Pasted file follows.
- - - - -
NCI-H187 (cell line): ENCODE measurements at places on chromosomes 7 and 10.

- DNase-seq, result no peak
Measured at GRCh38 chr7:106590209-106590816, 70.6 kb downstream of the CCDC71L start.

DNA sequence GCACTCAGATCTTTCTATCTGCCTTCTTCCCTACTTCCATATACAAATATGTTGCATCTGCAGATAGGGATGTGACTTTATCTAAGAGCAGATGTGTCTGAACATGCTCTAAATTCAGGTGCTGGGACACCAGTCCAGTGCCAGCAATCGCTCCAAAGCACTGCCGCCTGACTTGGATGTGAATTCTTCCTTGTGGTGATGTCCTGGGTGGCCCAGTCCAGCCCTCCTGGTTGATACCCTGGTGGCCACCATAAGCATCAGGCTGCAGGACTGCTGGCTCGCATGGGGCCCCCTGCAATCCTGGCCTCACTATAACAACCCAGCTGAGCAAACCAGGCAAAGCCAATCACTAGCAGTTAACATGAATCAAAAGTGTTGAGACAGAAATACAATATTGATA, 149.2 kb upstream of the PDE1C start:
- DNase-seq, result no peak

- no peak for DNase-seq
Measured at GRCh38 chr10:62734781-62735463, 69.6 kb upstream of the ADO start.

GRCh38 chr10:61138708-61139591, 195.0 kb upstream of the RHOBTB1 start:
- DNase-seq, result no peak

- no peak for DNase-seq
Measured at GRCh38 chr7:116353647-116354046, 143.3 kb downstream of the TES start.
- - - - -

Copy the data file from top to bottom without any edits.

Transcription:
NCI-H187 (cell line): ENCODE measurements at places on chromosomes 7 and 10.

- DNase-seq, result no peak
Measured at GRCh38 chr7:106590209-106590816, 70.6 kb downstream of the CCDC71L start.

DNA sequence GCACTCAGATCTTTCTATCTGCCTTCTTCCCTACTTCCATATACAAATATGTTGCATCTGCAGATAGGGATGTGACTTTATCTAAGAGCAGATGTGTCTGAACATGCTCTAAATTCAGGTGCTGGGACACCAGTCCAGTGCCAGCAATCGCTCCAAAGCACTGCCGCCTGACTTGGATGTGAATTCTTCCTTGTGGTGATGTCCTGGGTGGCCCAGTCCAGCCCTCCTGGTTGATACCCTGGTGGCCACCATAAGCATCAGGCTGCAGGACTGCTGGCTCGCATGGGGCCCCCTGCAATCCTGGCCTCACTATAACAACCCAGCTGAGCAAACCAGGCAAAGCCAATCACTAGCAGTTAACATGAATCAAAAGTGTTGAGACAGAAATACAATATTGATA, 149.2 kb upstream of the PDE1C start:
- DNase-seq, result no peak

- no peak for DNase-seq
Measured at GRCh38 chr10:62734781-62735463, 69.6 kb upstream of the ADO start.

GRCh38 chr10:61138708-61139591, 195.0 kb upstream of the RHOBTB1 start:
- DNase-seq, result no peak

- no peak for DNase-seq
Measured at GRCh38 chr7:116353647-116354046, 143.3 kb downstream of the TES start.